http://www.sciencepublishinggroup.com/j/ijmsa doi: 10.11648/j.ijmsa.20170604.18
ISSN: 2327-2635 (Print); ISSN: 2327-2643 (Online)
Adsorptive Removal of Trace Concentration of Fluoride
Using Orange Waste Treated Using Concentrated Sulfuric
Hari Paudyal1, 2
, Bimala Pangeni1
, Katsutoshi Inoue1
, Hiroyuki Harada3, *
, Hidetaka Kawakita1
, Shafiq Alam2, 4
1Department of Applied Chemistry, Saga University, Saga, Japan 2Department of Science, Memorial University, St. John’s, NL, Canada 3
Department of Environmental Sciences, Prefectural University of Hiroshima, Hiroshima, Japan
4Department of Chemical and Biological Engineering, College of Engineering, University of Saskatchewan, Saskatoon, SK, Canada
email@example.com (H. Paudyal), firstname.lastname@example.org (B. Pangeni), email@example.com (K. Inoue), firstname.lastname@example.org (H. Harada), email@example.com (H. Kawakita), firstname.lastname@example.org (K. Ohto) *Corresponding author
To cite this article:
Hari Paudyal, Bimala Pangeni, Katsutoshi Inoue, Hiroyuki Harada, Hidetaka Kawakita, Keisuke Ohto, Shafiq Alam. Adsorptive Removal of Trace Concentration of Fluoride Using Orange Waste Treated Using Concentrated Sulfuric Acid. International Journal of Materials Science and Applications. Vol. 6, No. 4, 2017, pp. 212-222. doi: 10.11648/j.ijmsa.20170604.18
Received: June 7, 2017; Accepted: June 21, 2017; Published: July 24, 2017
Abstract:Novel adsorption gel was prepared from orange juice residue by using boiling concentrated sulfuric acid to create a condensation cross-linking reaction. It was then loaded with Zr(IV) ion to create adsorption sites for fluoride ions. This prepared gel was characterized by IR, EDX, XRD, SEM and chemical analysis. Fluoride adsorption was strongly pH dependent and maximum adsorption occurred at pH 3-4. The maximum adsorption capacity was drastically improved by loading Zr(IV) from 0.21 mmol/g up to 0.71mmol/g at 303 K. The thermodynamic parameters evaluated from adsorption isotherms at varying temperature suggested that adsorption of fluoride onto the present adsorbent is spontaneous and endothermic in nature. The adsorbed fluoride was successfully desorbed using dilute alkaline solution. Trace concentrations of fluoride contained in the actual waste plating solution was completely removed by adding small amounts of this adsorbent.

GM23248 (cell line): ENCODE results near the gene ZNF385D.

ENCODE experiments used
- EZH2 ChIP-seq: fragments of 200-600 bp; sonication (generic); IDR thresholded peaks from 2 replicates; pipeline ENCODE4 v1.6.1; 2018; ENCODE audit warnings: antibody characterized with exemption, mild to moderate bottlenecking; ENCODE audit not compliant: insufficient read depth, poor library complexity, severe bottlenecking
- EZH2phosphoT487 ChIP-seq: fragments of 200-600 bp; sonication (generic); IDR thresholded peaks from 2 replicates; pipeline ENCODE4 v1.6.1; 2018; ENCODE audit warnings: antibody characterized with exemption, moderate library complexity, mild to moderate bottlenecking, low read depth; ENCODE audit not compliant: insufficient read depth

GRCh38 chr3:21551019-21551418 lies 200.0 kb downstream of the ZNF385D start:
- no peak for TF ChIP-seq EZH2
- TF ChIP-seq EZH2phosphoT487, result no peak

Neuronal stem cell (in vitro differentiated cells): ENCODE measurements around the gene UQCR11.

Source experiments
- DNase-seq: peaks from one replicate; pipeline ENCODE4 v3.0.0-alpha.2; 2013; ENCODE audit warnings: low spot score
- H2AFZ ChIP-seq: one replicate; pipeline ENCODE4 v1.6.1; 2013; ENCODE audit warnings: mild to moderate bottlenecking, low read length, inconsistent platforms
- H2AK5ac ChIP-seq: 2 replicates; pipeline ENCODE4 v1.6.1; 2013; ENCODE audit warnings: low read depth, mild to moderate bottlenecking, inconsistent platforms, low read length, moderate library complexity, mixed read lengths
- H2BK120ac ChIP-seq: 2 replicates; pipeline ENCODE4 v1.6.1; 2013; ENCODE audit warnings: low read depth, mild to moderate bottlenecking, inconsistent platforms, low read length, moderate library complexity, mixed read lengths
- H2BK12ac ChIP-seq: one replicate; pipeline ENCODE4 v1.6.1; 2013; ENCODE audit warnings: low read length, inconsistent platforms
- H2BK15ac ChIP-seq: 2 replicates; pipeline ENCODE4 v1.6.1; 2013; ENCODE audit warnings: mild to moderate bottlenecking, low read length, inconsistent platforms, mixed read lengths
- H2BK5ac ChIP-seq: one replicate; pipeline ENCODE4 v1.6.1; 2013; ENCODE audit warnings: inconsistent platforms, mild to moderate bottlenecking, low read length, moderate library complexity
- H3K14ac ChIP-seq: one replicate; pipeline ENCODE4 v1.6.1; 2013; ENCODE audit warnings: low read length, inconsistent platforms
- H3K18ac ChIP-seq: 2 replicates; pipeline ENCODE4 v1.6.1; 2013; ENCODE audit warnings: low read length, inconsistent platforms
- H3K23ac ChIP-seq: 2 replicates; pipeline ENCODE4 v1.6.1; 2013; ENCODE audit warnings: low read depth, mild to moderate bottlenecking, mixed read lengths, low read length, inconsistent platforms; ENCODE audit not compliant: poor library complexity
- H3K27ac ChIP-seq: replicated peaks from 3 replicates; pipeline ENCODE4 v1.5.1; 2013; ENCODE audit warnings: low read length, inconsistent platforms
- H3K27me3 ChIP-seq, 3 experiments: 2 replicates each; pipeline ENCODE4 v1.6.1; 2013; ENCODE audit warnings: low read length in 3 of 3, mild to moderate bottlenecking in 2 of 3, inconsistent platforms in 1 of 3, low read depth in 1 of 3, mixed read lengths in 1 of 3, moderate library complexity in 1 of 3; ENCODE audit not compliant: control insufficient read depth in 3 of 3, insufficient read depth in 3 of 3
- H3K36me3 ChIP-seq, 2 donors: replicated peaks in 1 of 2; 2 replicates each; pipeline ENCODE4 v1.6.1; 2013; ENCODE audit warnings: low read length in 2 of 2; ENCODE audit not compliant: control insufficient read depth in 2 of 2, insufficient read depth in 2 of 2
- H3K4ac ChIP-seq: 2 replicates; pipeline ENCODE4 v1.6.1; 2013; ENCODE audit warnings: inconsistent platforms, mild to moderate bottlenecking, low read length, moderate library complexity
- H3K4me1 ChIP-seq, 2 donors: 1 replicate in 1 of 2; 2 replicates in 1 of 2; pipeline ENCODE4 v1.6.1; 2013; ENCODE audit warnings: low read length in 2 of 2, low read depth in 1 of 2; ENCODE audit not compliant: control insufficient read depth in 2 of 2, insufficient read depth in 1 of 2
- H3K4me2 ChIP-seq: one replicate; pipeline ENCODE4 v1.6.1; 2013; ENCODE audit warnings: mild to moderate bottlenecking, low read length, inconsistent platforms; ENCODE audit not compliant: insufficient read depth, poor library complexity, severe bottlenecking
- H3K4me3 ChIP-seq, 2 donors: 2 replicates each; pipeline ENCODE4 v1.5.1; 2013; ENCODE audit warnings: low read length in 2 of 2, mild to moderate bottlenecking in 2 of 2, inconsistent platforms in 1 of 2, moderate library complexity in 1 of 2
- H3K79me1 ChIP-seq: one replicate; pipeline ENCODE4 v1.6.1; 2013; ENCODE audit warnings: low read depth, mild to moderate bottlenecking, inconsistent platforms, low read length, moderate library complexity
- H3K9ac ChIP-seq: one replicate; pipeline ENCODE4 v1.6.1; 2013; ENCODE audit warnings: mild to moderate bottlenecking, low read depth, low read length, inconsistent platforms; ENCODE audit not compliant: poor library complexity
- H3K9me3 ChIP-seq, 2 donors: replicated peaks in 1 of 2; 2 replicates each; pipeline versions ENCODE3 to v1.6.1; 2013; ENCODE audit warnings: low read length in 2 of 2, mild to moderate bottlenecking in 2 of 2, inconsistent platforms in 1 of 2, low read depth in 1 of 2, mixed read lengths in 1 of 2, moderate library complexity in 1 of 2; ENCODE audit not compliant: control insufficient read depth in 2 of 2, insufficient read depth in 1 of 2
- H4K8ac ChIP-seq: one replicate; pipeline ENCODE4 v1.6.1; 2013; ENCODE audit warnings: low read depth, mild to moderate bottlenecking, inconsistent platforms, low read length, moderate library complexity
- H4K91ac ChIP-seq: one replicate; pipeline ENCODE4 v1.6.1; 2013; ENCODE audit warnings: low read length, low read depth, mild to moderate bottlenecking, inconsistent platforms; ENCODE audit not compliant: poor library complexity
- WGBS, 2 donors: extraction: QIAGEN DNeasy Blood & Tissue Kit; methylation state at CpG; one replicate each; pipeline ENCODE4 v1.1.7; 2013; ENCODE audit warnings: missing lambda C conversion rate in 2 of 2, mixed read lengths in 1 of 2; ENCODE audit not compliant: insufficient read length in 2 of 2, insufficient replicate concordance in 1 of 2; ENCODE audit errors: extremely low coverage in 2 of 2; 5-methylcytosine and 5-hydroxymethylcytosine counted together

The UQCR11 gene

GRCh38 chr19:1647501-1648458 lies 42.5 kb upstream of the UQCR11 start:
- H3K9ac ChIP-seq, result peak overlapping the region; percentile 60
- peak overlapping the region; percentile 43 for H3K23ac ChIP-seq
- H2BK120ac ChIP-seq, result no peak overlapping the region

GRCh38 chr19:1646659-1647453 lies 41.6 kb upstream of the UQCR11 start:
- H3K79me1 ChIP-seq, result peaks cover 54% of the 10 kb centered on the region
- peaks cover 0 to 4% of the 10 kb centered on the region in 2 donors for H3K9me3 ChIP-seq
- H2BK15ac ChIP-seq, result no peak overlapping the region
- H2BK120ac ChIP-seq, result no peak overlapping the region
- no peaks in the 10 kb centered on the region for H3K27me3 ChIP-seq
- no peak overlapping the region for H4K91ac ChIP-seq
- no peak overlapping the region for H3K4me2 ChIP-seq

Keywords:Fluoride Removal, Adsorption, Orange Juice Residue, Sulfuric Acid Treatment, Zr(IV) Loading
Fluoride is widespread in the environment: water, air, vegetation and in the Earth’s crust which can enter ground water by natural processes . An appropriate concentration of fluoride in drinking water is required for preventing dental damage but long term ingestion of water that contains excess amount of fluoride causes disease such as skeletal and teeth damage, paralysis of volition, cancer etc. [2, 3]. Fluoride containing waste water is generated in various industries including mines, semiconductor factories, pharmaceutical companies, beryllium extraction plants, fertilizer manufacturing and aluminum smelters [4-6]. Hence,